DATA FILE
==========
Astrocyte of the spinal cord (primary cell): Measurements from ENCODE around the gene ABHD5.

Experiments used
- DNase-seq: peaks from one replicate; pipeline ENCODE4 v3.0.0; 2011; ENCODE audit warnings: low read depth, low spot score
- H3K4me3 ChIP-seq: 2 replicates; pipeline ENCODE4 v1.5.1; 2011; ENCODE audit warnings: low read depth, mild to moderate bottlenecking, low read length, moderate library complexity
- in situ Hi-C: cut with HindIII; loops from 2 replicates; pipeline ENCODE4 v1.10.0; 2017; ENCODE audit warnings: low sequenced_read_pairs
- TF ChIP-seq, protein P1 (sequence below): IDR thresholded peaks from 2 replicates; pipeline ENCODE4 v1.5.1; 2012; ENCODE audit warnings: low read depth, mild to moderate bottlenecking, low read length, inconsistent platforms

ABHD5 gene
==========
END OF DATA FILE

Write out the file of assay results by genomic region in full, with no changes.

Astrocyte of the spinal cord (primary cell): Measurements from ENCODE around the gene ABHD5.

Experiments used
- DNase-seq: peaks from one replicate; pipeline ENCODE4 v3.0.0; 2011; ENCODE audit warnings: low read depth, low spot score
- H3K4me3 ChIP-seq: 2 replicates; pipeline ENCODE4 v1.5.1; 2011; ENCODE audit warnings: low read depth, mild to moderate bottlenecking, low read length, moderate library complexity
- in situ Hi-C: cut with HindIII; loops from 2 replicates; pipeline ENCODE4 v1.10.0; 2017; ENCODE audit warnings: low sequenced_read_pairs
- TF ChIP-seq, protein P1 (sequence below): IDR thresholded peaks from 2 replicates; pipeline ENCODE4 v1.5.1; 2012; ENCODE audit warnings: low read depth, mild to moderate bottlenecking, low read length, inconsistent platforms

ABHD5 gene